The Labour Party has called for an end to the practice of landlords charging 'pet rent', after tenants complained about being hit with additional charges in order to move their animals into a property.
It comes as one developer in Ireland has said charging rents for pets is "the norm in modern developments".
The party's housing spokesperson Senator Rebecca Moynihan also said the "blanket ban on pets by many landlords and even approved housing bodies is simply unfair".
"This affects everyone, from older people moving into senior citizens accommodation who are asked to give up their beloved furry friends, to families renting who are excluded from ever owning a family pet.
"Pets play a huge role in many people’s lives. They provide companionship and emotional support, enhancing overall well-being. With a greater percentage of people renting now than ever before, we have to explore ways that allow responsible owners have their pets and companions in their rented homes," said Senator Moynihan.
"Charging 'pet rent’ is yet another example of the power imbalance in the rental market between renters and landlords. Renters are expected to put up with extortionate rents, evictions at the drop of the hat and many can’t make the place feel like a home."
Ms Moynihan called for Government support for her party's renters’ rights bill.
"Current policies do not go far enough to help renters. It should be no surprise to anyone that at the start of the pandemic, many renters fled Dublin at the first opportunity because they simply do not feel at home in their accommodation," she added.
Housing charity Threshold said there is "no reason" why tenants should be denied the companionship of pets.
Pets are good for mental health, relieve loneliness and have a place at the heart of families. There is no reason why tenants should be denied this companionship or charged excessive amounts to keep pets. https://t.co/PiGhVl4lil— Threshold (@ThresholdIRE) October 18, 2021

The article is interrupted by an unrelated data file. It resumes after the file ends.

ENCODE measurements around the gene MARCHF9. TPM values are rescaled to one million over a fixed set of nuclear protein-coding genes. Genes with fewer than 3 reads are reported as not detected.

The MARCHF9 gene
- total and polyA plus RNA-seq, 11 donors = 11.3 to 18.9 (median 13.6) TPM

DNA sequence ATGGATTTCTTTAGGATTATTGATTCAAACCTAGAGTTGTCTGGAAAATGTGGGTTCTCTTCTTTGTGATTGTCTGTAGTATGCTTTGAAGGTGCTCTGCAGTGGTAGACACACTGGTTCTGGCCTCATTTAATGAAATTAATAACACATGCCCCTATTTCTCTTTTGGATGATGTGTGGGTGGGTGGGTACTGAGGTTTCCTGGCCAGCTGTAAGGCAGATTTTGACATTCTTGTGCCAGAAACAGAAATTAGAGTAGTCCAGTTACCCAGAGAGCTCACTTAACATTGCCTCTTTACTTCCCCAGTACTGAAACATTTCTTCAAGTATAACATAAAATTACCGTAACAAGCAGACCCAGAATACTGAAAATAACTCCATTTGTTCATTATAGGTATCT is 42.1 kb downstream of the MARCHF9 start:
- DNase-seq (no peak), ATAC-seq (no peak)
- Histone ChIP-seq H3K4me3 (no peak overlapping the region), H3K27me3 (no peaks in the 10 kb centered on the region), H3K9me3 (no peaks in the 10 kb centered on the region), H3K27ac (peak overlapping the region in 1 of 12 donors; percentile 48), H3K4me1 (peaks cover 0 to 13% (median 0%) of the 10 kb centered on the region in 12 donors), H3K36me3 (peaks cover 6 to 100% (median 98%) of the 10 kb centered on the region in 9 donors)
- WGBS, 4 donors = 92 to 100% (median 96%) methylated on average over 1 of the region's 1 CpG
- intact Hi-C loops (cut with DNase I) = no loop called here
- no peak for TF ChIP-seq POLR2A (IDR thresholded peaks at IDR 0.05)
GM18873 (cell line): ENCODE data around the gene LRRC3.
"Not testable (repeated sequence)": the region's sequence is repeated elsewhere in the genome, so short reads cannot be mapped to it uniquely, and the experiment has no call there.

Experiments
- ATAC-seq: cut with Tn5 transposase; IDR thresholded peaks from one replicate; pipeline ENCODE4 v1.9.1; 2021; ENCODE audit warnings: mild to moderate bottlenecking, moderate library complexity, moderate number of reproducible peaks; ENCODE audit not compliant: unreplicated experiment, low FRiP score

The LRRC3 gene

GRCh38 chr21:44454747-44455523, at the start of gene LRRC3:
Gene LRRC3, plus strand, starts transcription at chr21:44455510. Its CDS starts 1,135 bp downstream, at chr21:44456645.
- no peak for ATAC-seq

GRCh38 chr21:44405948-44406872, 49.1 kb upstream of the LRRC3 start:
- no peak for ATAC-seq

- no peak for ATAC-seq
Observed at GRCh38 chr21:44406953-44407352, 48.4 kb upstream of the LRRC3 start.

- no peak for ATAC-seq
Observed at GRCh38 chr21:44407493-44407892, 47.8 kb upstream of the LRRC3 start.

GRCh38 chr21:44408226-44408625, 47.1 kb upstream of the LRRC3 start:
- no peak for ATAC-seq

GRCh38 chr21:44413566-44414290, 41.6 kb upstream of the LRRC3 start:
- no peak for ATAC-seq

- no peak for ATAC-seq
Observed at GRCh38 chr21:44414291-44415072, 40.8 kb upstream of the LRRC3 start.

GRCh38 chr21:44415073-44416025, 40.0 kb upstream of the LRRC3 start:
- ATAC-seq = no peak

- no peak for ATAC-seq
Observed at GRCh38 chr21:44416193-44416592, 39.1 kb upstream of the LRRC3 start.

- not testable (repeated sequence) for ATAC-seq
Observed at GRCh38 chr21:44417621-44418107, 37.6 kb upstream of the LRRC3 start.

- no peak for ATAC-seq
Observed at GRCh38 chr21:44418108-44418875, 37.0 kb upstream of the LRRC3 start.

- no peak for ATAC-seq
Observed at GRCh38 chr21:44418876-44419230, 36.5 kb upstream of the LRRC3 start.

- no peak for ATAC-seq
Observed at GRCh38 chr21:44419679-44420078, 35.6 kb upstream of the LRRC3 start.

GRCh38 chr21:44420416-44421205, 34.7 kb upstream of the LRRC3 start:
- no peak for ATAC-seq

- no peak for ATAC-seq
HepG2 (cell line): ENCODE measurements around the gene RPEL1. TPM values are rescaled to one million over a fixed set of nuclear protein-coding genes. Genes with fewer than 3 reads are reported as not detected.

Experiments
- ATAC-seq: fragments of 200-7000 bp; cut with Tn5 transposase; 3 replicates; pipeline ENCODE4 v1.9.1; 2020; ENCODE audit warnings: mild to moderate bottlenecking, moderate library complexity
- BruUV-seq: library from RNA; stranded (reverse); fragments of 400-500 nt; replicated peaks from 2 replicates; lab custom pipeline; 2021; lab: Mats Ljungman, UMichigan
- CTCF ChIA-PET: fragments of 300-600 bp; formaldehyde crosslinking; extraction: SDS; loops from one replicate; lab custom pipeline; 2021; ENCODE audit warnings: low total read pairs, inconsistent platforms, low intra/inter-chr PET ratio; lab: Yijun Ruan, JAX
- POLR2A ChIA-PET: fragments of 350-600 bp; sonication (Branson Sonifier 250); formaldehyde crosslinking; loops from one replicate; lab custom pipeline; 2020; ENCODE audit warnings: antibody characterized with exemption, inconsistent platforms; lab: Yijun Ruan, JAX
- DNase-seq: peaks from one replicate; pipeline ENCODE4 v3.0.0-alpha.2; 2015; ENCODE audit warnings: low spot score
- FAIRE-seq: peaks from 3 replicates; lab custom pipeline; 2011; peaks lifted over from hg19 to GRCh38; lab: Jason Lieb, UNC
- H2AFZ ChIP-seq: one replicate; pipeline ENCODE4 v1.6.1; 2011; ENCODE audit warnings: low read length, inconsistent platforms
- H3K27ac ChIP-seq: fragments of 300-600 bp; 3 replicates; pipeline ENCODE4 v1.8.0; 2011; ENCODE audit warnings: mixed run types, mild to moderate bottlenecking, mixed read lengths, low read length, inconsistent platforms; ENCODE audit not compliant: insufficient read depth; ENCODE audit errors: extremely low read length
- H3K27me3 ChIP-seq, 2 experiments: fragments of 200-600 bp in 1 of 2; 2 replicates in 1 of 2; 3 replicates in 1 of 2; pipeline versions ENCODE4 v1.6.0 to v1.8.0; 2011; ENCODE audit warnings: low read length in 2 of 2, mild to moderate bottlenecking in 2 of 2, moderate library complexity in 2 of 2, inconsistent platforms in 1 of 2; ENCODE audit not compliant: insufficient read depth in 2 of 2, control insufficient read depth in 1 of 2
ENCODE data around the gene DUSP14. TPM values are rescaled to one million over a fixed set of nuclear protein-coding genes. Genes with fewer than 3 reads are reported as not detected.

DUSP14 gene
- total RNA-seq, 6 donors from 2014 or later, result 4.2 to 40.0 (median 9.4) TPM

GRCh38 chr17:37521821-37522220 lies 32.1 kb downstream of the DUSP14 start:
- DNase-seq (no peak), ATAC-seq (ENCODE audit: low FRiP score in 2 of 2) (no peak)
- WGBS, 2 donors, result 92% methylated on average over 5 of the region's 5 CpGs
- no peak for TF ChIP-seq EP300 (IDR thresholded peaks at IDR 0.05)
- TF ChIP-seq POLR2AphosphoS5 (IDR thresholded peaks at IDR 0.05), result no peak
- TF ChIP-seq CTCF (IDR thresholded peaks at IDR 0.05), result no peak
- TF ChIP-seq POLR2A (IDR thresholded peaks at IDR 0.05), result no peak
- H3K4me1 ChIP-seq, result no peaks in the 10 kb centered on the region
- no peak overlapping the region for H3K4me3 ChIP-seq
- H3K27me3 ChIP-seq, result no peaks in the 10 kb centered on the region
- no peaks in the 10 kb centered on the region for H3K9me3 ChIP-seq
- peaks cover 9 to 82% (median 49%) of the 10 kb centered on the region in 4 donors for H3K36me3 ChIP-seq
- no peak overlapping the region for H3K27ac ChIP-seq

Hidden costs for pets and cars
Pet owners reported instances of being charged additional rent for their pets on RTÉ's Liveline this afternoon.
Roy Ferris said he went to view a two-bed apartment at Griffith Wood in Dublin on Saturday and was told he had to pay pet rent for his two cats, Iris and Issac.
He claimed that the cost is €75 per pet per month and the apartment price at the development in Dublin is now out of range.
However Greystar, the developer and operator of apartment properties, has said they charge a €75 monthly fee for one or more pets, which is in place to cover soiling and additional wear and tear caused by the pets.
A spokesperson said there is no fee for pets which remain contained, such as gerbils, hamster and birds.
The company said while many developments do not allow or limit pets to certain sections, Greystar is pet friendly and allows residents to keep them.
Greystar said pet rents "are the norm in modern developments".
Mr Ferris said that he and his partner Sandra are thinking of moving home and were interested in moving to this development, which has rental-only units.
He said they were told the cost of renting the two bed apartment is €2,250. However, he said the true cost is much more than that.
He said there is an added €50 cost for each car parking space, and he and his partner have two cars.
Mr Ferris said the apartments are lovely, but he is "miffed" that his time has been wasted because if he had known this, he would not have bothered going to see the property.
He said he has been living in rented accommodation for "some years" and has never heard of such a thing, adding that he will just look elsewhere for accommodation.
Another caller to the programme, Mary, said paying rents for pets is an ongoing problem. She said she has a dog, but her landlord does not know.